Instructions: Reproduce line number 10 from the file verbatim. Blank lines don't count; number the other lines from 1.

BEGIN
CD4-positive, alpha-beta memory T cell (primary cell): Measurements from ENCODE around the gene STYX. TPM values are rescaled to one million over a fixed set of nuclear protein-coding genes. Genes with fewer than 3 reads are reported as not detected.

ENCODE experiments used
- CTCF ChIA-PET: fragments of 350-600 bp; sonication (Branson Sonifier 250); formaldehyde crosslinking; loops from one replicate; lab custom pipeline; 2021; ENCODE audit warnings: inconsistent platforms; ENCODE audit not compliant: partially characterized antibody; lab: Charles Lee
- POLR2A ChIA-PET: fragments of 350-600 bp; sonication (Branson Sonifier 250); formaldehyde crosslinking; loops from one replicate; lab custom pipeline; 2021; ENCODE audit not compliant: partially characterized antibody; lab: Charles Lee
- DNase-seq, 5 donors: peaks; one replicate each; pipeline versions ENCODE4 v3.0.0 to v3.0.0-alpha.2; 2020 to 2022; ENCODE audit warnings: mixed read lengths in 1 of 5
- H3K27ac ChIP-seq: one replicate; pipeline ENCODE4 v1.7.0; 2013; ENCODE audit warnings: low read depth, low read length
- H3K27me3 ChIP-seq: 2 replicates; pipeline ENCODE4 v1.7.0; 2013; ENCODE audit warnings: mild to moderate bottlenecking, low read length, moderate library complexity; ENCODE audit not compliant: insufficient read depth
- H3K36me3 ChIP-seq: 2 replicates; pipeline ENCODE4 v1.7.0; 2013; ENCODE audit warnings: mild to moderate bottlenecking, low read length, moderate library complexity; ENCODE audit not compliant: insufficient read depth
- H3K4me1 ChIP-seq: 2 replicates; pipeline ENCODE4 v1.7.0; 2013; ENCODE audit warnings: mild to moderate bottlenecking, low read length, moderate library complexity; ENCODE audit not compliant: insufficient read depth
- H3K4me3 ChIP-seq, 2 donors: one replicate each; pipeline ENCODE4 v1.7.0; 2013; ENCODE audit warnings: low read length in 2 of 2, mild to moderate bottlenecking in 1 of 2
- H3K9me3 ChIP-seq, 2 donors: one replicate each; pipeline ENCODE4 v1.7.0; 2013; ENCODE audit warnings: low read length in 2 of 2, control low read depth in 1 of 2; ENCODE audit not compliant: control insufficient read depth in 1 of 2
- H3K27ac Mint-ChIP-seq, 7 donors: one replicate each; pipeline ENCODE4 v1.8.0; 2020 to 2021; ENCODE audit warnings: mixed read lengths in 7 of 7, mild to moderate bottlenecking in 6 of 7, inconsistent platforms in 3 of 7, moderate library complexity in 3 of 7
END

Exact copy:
- H3K4me3 ChIP-seq, 2 donors: one replicate each; pipeline ENCODE4 v1.7.0; 2013; ENCODE audit warnings: low read length in 2 of 2, mild to moderate bottlenecking in 1 of 2